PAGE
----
A weapon of mass destruction (WMD for short) is defined as "a nuclear, biological or chemical instrument or tool which can kill large numbers of human beings, animals and plants." If you accept this definition, whether or not the use of the instrument was intentional or not, then New Hampshire can claim its very own.
When European explorers and settlers arrived on New Hampshire's shores, the Native Peoples of New Hampshire (Penacook, Abenaki, and Pocumtucks) numbered in the tens of thousands. By 1631 between about 500 and 1200 remained. Physical interaction between the Native People's and the colonists had caused this decimation by the introduction of a variety of diseases, with smallpox being the deadliest.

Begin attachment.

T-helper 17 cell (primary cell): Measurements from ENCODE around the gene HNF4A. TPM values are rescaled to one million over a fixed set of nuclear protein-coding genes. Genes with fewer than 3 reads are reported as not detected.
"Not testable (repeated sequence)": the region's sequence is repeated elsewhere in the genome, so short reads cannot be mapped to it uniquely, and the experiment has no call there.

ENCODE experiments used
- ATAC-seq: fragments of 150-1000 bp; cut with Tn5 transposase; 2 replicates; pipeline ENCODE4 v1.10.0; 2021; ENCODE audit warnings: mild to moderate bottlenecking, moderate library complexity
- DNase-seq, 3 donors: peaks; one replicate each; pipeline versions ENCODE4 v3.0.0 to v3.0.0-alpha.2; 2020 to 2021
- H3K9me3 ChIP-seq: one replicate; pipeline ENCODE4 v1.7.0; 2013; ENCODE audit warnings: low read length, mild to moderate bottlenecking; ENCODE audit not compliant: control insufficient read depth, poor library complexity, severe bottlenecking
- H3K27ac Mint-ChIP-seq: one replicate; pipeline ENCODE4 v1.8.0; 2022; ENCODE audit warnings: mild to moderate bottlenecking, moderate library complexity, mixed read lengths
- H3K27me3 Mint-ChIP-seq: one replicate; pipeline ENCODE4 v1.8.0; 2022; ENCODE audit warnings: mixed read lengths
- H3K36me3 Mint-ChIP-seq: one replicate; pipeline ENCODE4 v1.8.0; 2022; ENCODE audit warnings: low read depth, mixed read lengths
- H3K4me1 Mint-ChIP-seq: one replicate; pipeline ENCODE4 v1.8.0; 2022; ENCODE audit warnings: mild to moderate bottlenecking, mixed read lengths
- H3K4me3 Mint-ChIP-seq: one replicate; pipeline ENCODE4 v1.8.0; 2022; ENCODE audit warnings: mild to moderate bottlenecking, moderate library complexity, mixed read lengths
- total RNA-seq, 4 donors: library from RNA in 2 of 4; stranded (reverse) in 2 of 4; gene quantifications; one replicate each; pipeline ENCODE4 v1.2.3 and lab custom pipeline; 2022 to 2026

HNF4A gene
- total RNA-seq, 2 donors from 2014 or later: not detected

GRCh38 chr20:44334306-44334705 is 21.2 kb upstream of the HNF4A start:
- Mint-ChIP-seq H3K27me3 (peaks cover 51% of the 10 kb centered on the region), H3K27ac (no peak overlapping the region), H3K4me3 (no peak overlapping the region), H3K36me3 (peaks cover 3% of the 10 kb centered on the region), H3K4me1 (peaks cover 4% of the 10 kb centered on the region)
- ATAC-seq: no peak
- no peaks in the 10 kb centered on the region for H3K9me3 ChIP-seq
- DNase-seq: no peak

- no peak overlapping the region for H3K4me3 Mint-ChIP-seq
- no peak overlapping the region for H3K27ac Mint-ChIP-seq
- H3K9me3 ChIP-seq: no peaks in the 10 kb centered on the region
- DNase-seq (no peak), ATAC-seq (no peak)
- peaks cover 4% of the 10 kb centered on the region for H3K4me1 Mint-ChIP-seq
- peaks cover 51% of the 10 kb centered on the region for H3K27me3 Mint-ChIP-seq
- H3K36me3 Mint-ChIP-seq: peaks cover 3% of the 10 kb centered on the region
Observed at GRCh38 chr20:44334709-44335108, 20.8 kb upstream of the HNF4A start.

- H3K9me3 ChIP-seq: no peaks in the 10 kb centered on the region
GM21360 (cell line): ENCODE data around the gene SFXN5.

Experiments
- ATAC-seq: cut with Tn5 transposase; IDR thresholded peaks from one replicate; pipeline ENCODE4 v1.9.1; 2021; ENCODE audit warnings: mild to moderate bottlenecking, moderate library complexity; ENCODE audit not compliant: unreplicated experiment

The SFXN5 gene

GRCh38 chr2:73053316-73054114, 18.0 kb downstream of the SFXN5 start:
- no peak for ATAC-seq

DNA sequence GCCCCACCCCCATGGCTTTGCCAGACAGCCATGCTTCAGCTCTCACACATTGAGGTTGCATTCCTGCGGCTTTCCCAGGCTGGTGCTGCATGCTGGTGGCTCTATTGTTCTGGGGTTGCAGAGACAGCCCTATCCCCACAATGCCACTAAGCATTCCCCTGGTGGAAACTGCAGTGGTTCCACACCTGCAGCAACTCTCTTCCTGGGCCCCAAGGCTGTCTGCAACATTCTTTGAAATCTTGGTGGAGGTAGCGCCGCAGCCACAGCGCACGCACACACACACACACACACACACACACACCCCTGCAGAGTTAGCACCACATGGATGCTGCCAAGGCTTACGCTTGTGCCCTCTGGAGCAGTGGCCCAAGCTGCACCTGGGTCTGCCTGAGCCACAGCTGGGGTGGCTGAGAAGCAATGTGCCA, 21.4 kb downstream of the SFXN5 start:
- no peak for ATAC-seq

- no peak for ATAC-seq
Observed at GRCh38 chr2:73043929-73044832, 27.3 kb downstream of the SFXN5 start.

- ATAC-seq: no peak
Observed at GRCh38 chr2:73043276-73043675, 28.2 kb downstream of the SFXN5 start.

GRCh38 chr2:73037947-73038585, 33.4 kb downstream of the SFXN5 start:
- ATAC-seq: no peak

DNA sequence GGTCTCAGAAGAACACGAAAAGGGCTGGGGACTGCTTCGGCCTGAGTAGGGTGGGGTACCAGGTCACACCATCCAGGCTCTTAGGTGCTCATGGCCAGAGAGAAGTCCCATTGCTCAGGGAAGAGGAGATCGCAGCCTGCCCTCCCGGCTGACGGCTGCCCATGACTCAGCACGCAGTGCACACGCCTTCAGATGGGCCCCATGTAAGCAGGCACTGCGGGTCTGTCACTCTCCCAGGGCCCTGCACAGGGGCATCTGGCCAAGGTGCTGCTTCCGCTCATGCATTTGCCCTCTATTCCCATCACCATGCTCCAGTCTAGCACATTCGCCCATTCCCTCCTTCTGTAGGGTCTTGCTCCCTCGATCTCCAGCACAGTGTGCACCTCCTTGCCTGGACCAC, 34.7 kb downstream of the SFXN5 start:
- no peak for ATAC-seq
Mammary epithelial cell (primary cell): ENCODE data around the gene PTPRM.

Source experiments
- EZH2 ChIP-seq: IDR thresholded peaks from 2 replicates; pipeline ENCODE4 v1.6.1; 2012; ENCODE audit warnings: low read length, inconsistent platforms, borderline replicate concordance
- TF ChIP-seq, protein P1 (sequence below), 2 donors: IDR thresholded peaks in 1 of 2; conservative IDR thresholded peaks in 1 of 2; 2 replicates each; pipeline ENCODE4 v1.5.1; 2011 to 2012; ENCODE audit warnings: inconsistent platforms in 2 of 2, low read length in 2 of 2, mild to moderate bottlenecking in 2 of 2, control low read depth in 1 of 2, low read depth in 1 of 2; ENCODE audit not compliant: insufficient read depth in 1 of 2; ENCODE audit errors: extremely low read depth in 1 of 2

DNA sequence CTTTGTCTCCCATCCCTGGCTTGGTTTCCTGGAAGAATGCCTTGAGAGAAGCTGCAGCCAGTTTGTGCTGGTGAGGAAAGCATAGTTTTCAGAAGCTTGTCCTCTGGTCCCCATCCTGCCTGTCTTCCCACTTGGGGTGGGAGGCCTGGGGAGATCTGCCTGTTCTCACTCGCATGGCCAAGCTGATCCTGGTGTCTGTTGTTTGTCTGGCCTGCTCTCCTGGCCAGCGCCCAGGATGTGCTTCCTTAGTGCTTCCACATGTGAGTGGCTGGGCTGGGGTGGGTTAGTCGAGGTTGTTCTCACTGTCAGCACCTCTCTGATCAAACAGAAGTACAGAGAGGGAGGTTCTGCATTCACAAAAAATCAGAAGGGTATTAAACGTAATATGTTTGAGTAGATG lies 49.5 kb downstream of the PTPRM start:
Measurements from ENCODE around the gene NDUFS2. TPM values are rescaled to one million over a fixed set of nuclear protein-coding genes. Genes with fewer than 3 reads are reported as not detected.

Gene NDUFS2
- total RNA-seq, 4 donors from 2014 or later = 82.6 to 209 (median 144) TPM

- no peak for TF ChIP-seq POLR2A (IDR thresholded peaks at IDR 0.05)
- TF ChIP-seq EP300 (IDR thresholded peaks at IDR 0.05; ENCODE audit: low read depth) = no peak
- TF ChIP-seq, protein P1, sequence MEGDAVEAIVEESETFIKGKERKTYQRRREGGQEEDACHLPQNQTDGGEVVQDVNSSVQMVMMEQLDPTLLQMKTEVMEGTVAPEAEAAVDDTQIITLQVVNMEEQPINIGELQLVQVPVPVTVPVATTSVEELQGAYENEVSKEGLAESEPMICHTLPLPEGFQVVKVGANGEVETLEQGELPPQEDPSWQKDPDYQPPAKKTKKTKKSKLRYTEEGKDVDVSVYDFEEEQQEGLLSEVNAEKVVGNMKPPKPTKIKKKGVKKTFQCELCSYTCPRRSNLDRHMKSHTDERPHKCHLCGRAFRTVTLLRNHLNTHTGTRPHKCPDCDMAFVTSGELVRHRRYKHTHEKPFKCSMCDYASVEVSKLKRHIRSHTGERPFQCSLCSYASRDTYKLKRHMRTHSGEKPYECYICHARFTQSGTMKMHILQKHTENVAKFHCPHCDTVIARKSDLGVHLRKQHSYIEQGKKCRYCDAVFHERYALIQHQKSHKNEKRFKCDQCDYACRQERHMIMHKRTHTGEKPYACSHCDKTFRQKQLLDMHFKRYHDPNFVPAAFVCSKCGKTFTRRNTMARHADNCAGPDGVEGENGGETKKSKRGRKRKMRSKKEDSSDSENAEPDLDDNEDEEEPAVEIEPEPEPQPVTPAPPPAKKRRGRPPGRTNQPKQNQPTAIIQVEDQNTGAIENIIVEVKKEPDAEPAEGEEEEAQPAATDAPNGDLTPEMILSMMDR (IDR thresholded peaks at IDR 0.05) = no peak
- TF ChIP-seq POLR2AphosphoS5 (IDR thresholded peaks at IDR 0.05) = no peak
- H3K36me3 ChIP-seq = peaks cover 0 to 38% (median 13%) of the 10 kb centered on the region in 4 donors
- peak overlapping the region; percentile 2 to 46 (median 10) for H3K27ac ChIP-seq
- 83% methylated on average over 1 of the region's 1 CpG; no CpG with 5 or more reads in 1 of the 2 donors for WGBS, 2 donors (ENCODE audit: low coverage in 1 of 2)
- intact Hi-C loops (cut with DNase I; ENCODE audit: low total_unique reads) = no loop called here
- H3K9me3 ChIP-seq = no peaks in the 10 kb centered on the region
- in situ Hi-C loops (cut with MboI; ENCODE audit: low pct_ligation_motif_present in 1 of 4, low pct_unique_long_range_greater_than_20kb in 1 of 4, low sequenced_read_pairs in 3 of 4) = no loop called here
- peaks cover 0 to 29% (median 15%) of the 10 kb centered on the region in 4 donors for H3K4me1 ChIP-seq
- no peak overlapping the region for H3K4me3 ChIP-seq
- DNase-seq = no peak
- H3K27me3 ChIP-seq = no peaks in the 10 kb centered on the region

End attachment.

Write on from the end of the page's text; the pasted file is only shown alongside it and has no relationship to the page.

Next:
By 1763 the use of small pox to purposefully reduce the number of Native Peoples (a suggestion by Francis Parkman) was agreed to by General (Lord) Jeffery Amherst. The town of Amherst in Hillsborough County New Hampshire is named in honor of Lord Amherst.
By the time of the American Revolution, the dread of being exposed to small-pox while serving in the army was greater than the dread of the enemy. In New Hampshire offers as high as fifty dollars were advertised for substitutes.